Radical reconstruction essentially started because of Southern states opposing emancipation and used “black codes” to avoid this and control labor of emancipated blacks. (history.com) Radical reconstruction was providing freed slaves a voice and the freedom they deserved. This was considered radical because there was nothing written in the constitution on how this should be handled. They were not even sure that it was legal. Before Abraham Lincoln was assassinated by J. Booth he had a plan to allow the south back in that some say was too easy on them. (history.com) But after President Lincoln was killed, Andrew Jackson took the presidency with a much harsher view. He rejected the Civil Rights Act, and he rejected the Freedman’s Bureau Bill. Principally, going against everything Lincoln wanted and going about it all the wrong ways. Congress saw this complete racism and when extraordinary times come extraordinary actions must be taken. Even after the vetos by President Jackson congress passed the Reconstruction Act of 1867. (history.com) This was a continuing trend of passing laws that Jackson had vetoed. Proving the true power of congress. The Southern states were split into five different districts under the control of a Union General until they ratified the 14th amendment which clarified who was a citizen. In 1869 congress again passed the veto of Jackson and signed into law the 15th amendment, which allowed all “men” regardless of race, color or previous servitude to vote. (history.com) Leaving out the women’s right to vote. The fall out of this radical reconstruction would have a lasting impact on American history and still to this does. In 1870 all states had returned to the Union, but that was not necessarily a good thing. Some of the positives at the time were schools were being built, to educated freed slaves and families, access to public transportation and several other freedoms that previously were not allowed. The Ku Klux Klan was established at this time and took aim at republican leaders and anyone who challenged white authority.(history.com).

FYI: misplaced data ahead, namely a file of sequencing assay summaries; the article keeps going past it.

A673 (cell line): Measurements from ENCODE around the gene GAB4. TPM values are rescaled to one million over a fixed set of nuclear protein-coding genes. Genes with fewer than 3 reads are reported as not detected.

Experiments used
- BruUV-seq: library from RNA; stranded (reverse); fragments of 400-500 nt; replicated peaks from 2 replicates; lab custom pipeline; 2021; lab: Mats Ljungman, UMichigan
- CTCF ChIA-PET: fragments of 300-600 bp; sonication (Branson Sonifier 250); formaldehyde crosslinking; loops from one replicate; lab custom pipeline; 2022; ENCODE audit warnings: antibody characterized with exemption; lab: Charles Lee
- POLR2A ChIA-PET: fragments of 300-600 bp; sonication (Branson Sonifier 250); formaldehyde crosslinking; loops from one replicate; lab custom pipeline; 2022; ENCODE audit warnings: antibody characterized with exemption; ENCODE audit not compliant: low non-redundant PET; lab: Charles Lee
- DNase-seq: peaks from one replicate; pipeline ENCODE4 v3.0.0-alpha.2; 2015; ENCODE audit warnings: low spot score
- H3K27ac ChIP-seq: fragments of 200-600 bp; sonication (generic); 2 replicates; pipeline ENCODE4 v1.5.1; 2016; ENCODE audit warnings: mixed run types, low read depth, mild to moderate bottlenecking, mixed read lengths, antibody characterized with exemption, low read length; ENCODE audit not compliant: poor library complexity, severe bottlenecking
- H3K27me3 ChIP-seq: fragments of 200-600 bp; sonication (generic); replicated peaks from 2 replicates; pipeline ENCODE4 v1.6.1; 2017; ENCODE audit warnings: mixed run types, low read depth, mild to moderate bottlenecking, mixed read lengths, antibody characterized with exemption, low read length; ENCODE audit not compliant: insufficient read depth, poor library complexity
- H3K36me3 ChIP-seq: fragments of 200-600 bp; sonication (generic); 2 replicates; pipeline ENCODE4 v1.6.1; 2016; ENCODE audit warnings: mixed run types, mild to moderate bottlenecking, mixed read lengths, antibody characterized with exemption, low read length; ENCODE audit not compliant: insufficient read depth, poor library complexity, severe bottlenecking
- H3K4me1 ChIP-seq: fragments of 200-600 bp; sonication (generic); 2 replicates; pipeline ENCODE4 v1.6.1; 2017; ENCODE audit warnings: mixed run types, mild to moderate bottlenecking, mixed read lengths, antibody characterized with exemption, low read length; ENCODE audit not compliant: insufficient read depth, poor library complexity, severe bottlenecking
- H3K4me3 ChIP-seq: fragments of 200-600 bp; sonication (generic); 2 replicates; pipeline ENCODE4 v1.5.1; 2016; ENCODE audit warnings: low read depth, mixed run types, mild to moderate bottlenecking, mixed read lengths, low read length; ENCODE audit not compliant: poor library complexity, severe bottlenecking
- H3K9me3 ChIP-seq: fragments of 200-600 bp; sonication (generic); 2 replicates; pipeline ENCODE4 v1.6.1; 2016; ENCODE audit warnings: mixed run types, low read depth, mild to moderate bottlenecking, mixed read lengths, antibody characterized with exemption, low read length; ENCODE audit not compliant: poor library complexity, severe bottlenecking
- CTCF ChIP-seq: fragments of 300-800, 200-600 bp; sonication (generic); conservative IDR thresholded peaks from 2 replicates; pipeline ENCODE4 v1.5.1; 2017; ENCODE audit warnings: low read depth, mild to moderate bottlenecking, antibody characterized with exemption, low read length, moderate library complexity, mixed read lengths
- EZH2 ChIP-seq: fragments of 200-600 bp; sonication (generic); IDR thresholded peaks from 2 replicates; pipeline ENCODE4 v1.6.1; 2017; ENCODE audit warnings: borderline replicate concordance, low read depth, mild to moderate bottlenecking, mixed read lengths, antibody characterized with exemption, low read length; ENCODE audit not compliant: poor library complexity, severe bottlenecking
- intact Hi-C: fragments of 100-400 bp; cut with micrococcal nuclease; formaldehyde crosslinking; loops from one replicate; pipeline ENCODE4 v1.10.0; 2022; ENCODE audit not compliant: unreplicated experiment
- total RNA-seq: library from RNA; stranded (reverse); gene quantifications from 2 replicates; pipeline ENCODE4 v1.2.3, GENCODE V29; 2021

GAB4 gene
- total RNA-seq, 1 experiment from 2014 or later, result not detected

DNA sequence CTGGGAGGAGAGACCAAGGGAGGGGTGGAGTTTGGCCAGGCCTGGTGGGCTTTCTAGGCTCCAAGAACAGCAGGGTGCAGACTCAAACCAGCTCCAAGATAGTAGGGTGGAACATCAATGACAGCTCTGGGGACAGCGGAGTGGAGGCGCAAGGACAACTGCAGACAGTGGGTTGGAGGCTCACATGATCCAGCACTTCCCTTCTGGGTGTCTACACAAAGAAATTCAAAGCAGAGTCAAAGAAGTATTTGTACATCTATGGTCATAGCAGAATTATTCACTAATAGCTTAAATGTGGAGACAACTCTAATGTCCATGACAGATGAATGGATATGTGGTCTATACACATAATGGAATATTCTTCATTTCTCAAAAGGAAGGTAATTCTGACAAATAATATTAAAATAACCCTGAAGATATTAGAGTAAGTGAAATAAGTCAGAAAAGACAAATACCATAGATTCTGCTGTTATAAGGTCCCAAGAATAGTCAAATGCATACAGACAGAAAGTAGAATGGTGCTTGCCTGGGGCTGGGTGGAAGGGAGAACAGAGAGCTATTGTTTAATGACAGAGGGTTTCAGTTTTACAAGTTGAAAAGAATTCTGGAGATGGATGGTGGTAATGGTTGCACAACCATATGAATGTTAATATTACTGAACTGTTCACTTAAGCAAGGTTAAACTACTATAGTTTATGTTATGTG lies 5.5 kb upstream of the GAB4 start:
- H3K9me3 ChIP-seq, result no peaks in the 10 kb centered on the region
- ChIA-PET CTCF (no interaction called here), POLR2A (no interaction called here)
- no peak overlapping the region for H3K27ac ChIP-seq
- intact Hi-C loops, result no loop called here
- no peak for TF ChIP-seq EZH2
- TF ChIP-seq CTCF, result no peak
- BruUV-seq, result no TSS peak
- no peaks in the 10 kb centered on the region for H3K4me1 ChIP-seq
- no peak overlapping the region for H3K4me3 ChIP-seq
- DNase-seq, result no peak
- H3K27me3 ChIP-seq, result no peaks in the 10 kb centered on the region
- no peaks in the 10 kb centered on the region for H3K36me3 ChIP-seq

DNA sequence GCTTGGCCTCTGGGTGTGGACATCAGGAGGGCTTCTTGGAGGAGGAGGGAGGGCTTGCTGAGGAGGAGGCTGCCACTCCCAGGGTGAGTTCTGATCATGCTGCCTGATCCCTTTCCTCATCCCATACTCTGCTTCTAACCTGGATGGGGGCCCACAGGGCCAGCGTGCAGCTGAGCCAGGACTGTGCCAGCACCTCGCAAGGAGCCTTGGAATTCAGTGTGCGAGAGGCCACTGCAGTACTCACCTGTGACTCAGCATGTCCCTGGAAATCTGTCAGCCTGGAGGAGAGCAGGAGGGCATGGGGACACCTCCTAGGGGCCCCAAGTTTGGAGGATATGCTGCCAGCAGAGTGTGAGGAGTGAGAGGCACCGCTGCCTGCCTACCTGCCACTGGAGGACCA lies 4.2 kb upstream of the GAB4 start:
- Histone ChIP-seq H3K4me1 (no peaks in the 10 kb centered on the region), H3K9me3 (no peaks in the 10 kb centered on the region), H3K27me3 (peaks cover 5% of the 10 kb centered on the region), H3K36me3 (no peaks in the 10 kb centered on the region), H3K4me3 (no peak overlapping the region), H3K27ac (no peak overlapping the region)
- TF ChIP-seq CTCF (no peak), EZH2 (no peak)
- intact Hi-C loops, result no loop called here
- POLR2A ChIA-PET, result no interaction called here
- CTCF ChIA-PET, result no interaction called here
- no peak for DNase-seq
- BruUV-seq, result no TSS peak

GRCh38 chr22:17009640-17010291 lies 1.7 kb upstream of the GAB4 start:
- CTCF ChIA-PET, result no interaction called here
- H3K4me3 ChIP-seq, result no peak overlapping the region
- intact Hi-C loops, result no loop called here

History.com Staff. (2009). Reconstruction. Retrieved January 17, 2017, from http://www.history.com/topics/american-civil-war/r…
STUDENT 3 (ERIC):
Question: What the most important historical legacy of Reconstruction?
Good Day to All,
When going over all the questions and doing some research I have decide to do, “What the most important historical legacy of Reconstruction?”. First I believe to give the most important historical legacy of Reconstruction era, I need to state what the reconstruction was.
The Reconstruction era was a period between 1865-1877. This was after the Union victory in the Civil War in which some 4 million slaves was giving their freedom. The Reconstruction was mainly for rebuilding the South. Not only in changing their views which I believe was the purpose of the Civil War to beginning with, but also to reconstruct laws and bring them back to what the North considered normal.
The goals and intention was good but the south did not choose to play along. This making bring two other Reconstruction, the Presidential Reconstruction and the Radical Reconstruction. The Reconstruction era was a complete failure but most would consider the 14th and 15th Amendment to be the most important historical legacy to come out of it.
The 14th Amendment gave four key principles: State and Federal citizenship for all persons regardless of race, No state would be allowed to abridge the “privileges and immunities” of citizens, No person was allowed to be deprived of life, liberty, or property without due process of law, and No person could be denied ” equal protection of the laws”. These basic principles are key to even today society.
The 15th Amendment was also important as well. It stated that the United States government cannot deny a citizen the right to vote base off of race, color, previous condition of slavery.
In this era these where not popular Amendment the South hated them. The South still had issues evening 100 years later in to the civil rights movement. The Ku Klux Klan and other white supremacist organization targeted anyone who challenged white authority. This meaning really who enforced these amendments.
Primary Documents in American History
What Is the Fourteenth Amendment and What Does It Mean?
History.com Staff – http://www.history.com/topics/american-civil-war/r…